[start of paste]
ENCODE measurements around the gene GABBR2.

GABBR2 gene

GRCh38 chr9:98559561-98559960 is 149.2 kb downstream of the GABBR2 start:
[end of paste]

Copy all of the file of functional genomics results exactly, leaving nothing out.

ENCODE measurements around the gene GABBR2.

GABBR2 gene

GRCh38 chr9:98559561-98559960 is 149.2 kb downstream of the GABBR2 start: